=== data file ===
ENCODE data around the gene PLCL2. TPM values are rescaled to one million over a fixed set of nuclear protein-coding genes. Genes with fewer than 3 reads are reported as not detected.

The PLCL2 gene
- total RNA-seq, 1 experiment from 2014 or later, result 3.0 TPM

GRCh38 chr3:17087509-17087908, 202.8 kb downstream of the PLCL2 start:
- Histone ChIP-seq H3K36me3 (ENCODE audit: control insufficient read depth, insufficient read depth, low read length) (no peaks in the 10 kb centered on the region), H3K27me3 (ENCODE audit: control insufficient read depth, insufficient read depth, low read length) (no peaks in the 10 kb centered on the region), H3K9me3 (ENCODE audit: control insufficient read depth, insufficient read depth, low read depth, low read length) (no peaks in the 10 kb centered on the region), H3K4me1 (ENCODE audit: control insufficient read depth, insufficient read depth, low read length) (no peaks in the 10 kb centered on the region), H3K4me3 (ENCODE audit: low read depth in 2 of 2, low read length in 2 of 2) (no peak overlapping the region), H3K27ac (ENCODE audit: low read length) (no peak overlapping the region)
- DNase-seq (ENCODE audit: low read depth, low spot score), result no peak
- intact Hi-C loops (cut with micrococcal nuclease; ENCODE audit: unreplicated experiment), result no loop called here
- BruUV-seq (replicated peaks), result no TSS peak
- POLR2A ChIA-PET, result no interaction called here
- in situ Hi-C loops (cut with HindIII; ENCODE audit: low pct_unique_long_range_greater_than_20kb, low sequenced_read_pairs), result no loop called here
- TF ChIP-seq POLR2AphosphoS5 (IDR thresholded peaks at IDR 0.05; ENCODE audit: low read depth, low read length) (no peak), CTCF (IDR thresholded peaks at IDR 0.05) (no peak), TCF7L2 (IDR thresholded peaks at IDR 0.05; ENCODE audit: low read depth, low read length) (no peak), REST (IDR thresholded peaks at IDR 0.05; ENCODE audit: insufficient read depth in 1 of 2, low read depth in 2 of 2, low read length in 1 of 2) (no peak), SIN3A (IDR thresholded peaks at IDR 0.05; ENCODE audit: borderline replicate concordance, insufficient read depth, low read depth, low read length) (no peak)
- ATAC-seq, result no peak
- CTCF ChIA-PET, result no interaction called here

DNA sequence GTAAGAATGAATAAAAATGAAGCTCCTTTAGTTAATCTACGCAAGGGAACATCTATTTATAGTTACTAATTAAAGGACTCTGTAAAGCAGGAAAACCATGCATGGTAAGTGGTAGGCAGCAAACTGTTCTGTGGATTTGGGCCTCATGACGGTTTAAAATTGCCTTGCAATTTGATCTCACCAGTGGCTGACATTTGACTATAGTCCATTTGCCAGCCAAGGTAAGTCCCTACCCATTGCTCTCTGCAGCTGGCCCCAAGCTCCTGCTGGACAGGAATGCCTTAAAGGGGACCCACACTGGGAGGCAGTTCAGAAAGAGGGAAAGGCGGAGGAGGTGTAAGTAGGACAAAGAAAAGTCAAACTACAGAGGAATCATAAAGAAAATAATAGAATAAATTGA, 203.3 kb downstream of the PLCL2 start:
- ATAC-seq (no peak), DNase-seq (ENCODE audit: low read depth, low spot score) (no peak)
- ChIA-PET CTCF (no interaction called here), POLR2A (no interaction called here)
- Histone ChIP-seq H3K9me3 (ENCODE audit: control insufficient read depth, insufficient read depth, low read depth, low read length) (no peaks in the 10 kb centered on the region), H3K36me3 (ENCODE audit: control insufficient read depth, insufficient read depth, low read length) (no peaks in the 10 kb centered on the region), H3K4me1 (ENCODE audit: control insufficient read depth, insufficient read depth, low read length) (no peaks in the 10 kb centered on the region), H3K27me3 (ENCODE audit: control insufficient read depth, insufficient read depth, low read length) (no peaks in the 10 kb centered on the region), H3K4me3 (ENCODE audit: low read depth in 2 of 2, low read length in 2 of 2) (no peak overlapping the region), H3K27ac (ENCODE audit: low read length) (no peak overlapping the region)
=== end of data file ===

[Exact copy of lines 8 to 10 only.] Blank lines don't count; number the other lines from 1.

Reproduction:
- BruUV-seq (replicated peaks), result no TSS peak
- POLR2A ChIA-PET, result no interaction called here
- in situ Hi-C loops (cut with HindIII; ENCODE audit: low pct_unique_long_range_greater_than_20kb, low sequenced_read_pairs), result no loop called here